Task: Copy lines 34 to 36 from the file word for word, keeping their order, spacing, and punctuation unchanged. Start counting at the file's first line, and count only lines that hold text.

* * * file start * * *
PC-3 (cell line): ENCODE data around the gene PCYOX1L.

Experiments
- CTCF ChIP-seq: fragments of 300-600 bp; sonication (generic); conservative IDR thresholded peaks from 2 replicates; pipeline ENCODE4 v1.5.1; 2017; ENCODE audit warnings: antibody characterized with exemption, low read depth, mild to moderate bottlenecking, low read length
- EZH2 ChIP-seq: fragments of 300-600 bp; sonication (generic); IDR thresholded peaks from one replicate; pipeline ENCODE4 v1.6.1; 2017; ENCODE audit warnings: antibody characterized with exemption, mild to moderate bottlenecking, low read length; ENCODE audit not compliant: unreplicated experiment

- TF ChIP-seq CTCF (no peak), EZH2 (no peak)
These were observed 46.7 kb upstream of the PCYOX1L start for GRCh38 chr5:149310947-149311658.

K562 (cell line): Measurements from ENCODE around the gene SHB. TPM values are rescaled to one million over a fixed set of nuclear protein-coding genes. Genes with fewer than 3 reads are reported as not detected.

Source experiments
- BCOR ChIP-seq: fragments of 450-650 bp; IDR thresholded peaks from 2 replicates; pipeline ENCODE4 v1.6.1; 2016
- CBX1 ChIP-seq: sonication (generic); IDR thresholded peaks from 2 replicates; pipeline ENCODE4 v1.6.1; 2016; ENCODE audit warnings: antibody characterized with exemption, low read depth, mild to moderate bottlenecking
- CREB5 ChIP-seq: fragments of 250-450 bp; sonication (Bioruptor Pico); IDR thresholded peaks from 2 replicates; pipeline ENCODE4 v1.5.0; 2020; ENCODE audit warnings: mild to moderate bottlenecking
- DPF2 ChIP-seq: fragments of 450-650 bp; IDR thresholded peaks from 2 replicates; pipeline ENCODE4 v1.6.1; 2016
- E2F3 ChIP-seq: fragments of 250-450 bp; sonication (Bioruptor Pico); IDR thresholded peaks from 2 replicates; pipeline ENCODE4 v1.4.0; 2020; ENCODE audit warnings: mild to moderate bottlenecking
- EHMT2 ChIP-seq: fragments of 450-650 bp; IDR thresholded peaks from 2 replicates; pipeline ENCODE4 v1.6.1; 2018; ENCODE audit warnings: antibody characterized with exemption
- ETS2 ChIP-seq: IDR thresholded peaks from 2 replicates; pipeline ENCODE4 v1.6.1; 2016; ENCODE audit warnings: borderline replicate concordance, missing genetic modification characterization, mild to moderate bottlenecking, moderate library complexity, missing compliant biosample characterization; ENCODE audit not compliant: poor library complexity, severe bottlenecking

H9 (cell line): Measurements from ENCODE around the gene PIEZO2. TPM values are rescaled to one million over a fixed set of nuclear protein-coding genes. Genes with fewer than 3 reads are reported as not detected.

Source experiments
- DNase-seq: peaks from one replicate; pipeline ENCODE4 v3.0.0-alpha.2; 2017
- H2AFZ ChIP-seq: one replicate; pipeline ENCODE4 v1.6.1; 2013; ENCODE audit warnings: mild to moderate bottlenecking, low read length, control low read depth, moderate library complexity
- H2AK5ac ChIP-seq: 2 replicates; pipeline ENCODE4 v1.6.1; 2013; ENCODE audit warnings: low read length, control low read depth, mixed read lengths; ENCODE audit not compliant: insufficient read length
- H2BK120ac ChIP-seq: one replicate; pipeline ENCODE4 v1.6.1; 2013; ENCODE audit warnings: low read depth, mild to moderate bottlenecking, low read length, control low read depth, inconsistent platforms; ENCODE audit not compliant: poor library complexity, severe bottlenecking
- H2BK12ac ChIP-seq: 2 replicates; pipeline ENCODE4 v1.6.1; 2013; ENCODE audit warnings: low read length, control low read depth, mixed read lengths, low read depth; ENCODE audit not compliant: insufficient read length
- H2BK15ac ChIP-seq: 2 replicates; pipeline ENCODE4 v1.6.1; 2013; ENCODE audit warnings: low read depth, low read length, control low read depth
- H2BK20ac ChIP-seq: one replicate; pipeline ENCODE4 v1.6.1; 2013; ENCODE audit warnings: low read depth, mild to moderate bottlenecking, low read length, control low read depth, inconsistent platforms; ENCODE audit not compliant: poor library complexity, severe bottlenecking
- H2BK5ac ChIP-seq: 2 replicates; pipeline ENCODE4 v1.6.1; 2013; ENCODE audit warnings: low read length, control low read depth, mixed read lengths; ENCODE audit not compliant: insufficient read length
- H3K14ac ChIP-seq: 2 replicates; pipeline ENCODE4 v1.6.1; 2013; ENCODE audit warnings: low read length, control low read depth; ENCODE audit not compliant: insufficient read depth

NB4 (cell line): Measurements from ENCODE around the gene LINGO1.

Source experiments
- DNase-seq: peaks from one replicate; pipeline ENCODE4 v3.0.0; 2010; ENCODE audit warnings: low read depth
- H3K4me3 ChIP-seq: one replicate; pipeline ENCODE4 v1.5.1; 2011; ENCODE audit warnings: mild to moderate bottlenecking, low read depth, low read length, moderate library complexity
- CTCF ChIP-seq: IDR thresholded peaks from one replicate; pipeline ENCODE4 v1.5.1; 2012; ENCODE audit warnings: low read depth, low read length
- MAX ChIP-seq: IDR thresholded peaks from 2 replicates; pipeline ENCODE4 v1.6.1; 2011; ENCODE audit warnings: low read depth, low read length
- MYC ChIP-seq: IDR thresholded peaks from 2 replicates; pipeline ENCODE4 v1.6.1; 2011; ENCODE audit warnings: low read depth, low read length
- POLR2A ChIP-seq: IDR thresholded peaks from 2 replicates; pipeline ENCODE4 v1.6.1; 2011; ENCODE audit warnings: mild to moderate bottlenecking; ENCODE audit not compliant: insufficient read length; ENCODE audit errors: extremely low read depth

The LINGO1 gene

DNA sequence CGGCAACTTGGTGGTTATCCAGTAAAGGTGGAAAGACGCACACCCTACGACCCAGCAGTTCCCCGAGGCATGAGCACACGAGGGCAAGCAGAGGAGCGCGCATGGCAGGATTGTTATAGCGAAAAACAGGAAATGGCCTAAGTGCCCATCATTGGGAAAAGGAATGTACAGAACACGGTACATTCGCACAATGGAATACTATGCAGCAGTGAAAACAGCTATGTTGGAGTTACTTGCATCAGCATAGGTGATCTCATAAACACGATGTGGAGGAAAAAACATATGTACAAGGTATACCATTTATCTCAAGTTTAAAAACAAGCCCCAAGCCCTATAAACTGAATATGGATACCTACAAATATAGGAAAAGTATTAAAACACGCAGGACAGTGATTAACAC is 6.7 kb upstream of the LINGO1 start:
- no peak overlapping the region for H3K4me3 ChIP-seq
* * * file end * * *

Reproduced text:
- POLR2A ChIP-seq: IDR thresholded peaks from 2 replicates; pipeline ENCODE4 v1.6.1; 2011; ENCODE audit warnings: mild to moderate bottlenecking; ENCODE audit not compliant: insufficient read length; ENCODE audit errors: extremely low read depth

The LINGO1 gene

DNA sequence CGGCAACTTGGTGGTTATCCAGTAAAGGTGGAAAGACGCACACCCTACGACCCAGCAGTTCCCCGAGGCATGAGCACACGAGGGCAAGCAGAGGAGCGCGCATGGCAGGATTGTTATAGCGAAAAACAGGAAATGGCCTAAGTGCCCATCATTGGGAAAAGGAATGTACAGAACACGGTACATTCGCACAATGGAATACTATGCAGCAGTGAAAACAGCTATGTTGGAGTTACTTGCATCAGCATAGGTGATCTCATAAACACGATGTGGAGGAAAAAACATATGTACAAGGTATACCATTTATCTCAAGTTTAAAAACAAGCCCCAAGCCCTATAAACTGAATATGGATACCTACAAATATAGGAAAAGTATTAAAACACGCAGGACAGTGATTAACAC is 6.7 kb upstream of the LINGO1 start: